A Federal High Court, Lagos, has ordered the temporary freezing of an account owned by a Lagos-based lawyer, Laitan Fawehinmi, over alleged N40 million fraud.
Justice Ibrahim Buba made the order following an ex-parte application filed by the Economic and Financial Crimes Commission (EFCC).
The judge suspended the lawyer’s account number 0001172227 domiciled with Standard Chartered Bank, pending the conclusion of investigation of the allegation.
The EFCC filed the application marked FHC/L/CS/1920/17, through its counsel, Mr. Murtala Usman.
The Commission prayed the court for an order empowering its executive chairman or any of its officers to instruct the Managing Director of Standard Chartered Bank, to temporarily freeze the lawyer’s account.
In an affidavit in support of the originating summons deposed to by an EFCC investigator, Abdulrahman Ajigbotosho, the Commission said its Land Property Fraud Unit (LPFU) received a petition on October 18, 2017 from Emollient Law Practice, on behalf of K-Solaring Investment Limited against the defendant.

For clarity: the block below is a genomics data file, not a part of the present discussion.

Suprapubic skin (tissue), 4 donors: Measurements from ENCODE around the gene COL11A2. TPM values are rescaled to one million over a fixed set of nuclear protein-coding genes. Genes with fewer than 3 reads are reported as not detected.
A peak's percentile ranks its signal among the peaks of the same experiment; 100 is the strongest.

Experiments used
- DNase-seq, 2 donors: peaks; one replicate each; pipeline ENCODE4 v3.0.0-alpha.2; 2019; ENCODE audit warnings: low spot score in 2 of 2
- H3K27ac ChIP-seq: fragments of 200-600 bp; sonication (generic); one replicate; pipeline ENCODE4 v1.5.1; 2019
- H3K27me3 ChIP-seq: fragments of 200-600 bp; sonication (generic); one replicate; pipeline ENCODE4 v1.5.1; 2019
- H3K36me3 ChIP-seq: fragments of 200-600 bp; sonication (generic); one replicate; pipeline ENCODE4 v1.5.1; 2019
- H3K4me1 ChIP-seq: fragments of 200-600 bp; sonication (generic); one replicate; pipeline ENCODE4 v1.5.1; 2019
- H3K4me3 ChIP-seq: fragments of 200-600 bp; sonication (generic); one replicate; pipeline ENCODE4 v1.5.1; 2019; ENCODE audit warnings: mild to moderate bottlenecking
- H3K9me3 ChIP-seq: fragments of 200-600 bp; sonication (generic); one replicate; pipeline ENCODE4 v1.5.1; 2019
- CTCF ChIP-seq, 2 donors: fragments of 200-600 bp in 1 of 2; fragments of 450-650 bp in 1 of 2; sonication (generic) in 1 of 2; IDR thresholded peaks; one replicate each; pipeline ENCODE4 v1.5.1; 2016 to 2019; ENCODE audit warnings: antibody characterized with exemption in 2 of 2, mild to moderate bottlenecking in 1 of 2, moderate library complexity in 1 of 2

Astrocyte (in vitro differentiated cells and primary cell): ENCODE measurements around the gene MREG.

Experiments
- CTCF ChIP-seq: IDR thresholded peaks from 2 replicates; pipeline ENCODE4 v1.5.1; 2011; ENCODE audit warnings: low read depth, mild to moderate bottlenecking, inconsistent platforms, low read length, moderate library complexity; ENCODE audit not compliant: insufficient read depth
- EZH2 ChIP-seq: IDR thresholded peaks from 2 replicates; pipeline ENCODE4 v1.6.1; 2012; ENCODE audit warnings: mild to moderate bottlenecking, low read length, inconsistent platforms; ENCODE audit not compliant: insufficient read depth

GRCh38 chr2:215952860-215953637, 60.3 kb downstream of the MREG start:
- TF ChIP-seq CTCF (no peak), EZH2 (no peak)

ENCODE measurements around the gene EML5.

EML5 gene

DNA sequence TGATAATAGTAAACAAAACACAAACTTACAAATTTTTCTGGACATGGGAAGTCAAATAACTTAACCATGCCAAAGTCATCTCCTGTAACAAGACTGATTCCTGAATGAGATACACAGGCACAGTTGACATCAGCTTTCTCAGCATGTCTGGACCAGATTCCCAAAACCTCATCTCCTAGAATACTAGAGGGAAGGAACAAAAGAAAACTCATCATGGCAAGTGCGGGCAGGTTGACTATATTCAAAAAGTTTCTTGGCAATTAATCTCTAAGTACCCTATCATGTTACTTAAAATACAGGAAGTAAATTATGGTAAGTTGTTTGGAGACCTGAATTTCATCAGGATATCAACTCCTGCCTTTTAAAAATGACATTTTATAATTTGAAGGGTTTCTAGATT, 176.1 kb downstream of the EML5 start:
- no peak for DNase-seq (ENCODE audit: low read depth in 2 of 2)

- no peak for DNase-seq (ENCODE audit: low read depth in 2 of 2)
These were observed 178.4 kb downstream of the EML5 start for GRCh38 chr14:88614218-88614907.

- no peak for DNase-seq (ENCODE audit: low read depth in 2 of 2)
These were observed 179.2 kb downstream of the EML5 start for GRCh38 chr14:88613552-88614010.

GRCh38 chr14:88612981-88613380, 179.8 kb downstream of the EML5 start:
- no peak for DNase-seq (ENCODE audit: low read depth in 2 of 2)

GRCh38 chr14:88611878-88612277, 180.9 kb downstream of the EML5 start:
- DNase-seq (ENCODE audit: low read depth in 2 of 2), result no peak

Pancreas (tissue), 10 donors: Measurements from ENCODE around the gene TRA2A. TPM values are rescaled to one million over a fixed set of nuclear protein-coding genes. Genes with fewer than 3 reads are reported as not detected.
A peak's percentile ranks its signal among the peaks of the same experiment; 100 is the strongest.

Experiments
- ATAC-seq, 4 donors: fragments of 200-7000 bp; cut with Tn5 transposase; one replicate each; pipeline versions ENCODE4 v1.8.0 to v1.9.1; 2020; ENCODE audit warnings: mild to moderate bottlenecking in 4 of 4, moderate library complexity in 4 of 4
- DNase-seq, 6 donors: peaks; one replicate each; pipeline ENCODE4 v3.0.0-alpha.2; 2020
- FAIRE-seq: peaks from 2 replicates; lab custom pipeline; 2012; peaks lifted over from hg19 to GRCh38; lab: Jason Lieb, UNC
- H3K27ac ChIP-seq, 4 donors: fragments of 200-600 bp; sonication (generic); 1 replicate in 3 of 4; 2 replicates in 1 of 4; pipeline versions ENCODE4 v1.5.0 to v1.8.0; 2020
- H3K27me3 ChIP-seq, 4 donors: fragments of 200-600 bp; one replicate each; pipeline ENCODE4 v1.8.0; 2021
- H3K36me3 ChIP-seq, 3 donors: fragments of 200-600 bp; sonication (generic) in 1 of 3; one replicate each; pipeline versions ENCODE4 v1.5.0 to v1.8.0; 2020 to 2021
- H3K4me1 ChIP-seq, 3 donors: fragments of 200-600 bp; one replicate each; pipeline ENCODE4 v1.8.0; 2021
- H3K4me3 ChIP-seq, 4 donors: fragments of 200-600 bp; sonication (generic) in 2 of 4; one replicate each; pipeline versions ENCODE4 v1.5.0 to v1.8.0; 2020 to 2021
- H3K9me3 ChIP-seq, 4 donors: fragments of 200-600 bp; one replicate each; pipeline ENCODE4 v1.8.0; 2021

The petition alleged that the lawyer fraudulently obtained N40 million from K-Solaring Investment Limited, under the pretence of having authority and mandate to sell a plot of land at Abijo, Ibeju-Lekki, Lagos State.
Relying on the lawyer’s representation, the complainant allegedly forwarded N40 million on April 25, 2017, to the law firm of Laitan Fawehinmi and Co., in accordance with the instruction of the defendant.
The investigator averred that after the money was paid, the defendant failed to put the complainant in possession of the said property, and upon conducting due diligence, it was discovered that the property was subject to serious dispute.
The investigator also claimed that following investigations, the account number in the schedule was traced to the lawyer, who was the recipient of the money allegedly obtained under false pretence.
The deponent urged the court to grant the application, pending the conclusion of the investigation by the Commission.
In a bench ruling, Justice Buba upheld the application.
Source: The Nation